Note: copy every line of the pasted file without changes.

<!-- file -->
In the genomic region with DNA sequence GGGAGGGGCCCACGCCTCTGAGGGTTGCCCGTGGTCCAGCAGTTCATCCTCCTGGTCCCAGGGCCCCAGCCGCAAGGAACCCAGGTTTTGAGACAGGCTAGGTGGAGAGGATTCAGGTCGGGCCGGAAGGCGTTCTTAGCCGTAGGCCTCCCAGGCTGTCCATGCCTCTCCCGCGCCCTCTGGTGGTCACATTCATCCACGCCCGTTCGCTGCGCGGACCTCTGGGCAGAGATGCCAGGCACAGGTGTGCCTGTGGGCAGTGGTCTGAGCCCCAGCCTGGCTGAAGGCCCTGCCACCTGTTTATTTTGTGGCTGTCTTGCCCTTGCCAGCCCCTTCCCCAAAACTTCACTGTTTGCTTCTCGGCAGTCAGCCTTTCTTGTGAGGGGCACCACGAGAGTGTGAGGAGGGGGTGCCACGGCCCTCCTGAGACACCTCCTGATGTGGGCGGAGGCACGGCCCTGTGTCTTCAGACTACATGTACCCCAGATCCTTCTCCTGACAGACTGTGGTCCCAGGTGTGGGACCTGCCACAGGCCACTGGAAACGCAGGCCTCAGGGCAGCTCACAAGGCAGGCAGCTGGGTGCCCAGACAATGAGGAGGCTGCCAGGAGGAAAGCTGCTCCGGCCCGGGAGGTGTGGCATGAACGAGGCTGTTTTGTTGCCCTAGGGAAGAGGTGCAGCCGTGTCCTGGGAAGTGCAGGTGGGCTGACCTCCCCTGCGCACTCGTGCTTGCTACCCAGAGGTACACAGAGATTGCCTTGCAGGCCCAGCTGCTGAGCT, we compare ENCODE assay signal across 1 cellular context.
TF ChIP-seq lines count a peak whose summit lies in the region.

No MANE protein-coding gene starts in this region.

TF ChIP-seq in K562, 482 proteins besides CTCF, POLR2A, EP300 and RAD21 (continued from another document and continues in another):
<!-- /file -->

In the genomic region with DNA sequence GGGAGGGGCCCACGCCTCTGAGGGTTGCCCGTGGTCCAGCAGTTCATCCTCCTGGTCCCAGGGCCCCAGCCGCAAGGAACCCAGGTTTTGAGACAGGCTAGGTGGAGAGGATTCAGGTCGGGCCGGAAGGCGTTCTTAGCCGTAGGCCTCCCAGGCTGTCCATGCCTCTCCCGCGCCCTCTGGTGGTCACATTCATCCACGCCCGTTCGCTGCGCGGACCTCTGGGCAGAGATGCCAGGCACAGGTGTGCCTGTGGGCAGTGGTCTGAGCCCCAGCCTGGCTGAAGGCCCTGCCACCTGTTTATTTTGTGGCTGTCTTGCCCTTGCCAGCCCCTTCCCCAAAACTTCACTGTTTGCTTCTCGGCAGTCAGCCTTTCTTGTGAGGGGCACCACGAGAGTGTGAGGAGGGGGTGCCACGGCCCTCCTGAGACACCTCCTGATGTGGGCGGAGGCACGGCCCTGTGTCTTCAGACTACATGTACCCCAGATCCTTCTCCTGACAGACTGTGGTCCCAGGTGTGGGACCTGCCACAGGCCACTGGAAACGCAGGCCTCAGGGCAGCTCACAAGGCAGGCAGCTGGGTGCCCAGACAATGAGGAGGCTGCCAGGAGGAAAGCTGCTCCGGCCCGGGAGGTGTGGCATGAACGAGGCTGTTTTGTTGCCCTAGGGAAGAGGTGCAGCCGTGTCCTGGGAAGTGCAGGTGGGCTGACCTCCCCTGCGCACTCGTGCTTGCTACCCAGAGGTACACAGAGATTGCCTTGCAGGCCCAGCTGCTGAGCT, we compare ENCODE assay signal across 1 cellular context.
TF ChIP-seq lines count a peak whose summit lies in the region.

No MANE protein-coding gene starts in this region.

TF ChIP-seq in K562, 482 proteins besides CTCF, POLR2A, EP300 and RAD21 (continued from another document and continues in another):